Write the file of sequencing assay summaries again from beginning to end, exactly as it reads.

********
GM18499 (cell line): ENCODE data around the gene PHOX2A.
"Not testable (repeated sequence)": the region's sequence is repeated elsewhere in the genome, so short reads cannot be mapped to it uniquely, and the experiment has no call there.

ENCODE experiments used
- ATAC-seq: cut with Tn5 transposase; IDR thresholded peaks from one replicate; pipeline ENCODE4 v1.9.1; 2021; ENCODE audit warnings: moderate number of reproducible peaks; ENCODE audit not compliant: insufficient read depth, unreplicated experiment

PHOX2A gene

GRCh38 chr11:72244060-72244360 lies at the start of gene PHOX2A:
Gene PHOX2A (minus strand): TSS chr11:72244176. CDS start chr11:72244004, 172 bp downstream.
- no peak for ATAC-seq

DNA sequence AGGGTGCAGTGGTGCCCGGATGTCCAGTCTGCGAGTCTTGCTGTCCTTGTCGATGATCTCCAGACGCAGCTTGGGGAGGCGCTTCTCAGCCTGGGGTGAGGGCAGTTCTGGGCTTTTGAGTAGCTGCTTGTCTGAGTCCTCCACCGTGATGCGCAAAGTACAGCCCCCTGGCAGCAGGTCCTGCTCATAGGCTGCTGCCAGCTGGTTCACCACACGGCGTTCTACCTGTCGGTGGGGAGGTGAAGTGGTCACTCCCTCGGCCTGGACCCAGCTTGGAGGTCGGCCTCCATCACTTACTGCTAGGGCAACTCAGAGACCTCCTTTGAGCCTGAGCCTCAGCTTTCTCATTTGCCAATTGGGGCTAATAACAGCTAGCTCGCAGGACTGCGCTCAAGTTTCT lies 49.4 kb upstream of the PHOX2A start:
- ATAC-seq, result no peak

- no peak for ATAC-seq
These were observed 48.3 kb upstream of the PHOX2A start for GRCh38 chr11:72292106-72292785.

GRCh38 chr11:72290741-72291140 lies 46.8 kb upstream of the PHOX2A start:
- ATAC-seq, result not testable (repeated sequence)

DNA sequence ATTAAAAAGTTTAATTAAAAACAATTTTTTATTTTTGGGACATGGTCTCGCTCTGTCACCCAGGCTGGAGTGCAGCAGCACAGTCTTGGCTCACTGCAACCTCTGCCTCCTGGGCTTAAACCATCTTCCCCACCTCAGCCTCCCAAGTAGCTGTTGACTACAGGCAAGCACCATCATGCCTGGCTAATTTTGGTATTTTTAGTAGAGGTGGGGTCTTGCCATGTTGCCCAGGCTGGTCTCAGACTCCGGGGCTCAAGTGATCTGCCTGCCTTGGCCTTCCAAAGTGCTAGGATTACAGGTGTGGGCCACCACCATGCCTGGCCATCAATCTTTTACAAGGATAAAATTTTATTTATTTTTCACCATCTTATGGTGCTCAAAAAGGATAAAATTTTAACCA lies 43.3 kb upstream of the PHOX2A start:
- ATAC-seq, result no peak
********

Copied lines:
GM18499 (cell line): ENCODE data around the gene PHOX2A.
"Not testable (repeated sequence)": the region's sequence is repeated elsewhere in the genome, so short reads cannot be mapped to it uniquely, and the experiment has no call there.

ENCODE experiments used
- ATAC-seq: cut with Tn5 transposase; IDR thresholded peaks from one replicate; pipeline ENCODE4 v1.9.1; 2021; ENCODE audit warnings: moderate number of reproducible peaks; ENCODE audit not compliant: insufficient read depth, unreplicated experiment

PHOX2A gene

GRCh38 chr11:72244060-72244360 lies at the start of gene PHOX2A:
Gene PHOX2A (minus strand): TSS chr11:72244176. CDS start chr11:72244004, 172 bp downstream.
- no peak for ATAC-seq

DNA sequence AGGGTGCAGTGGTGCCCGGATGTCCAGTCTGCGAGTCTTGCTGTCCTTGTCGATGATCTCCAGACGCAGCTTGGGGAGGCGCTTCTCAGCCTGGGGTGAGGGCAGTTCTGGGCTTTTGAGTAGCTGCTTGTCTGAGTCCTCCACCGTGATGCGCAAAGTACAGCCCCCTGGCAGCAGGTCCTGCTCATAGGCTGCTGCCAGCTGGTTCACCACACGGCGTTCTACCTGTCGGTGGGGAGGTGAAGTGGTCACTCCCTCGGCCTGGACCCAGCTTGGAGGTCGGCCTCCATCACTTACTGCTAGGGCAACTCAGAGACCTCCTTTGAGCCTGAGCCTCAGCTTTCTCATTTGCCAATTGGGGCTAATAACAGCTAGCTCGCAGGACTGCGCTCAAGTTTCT lies 49.4 kb upstream of the PHOX2A start:
- ATAC-seq, result no peak

- no peak for ATAC-seq
These were observed 48.3 kb upstream of the PHOX2A start for GRCh38 chr11:72292106-72292785.

GRCh38 chr11:72290741-72291140 lies 46.8 kb upstream of the PHOX2A start:
- ATAC-seq, result not testable (repeated sequence)

DNA sequence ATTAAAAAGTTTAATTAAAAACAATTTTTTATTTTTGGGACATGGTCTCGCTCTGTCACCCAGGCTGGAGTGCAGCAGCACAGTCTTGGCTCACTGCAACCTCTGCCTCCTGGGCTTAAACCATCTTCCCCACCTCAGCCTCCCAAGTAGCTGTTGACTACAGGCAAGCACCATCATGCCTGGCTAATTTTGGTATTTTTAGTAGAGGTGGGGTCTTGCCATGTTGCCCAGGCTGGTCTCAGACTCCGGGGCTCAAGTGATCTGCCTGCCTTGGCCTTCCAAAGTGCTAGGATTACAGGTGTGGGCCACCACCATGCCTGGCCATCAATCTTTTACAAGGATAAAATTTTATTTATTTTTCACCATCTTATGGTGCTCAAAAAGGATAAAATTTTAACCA lies 43.3 kb upstream of the PHOX2A start:
- ATAC-seq, result no peak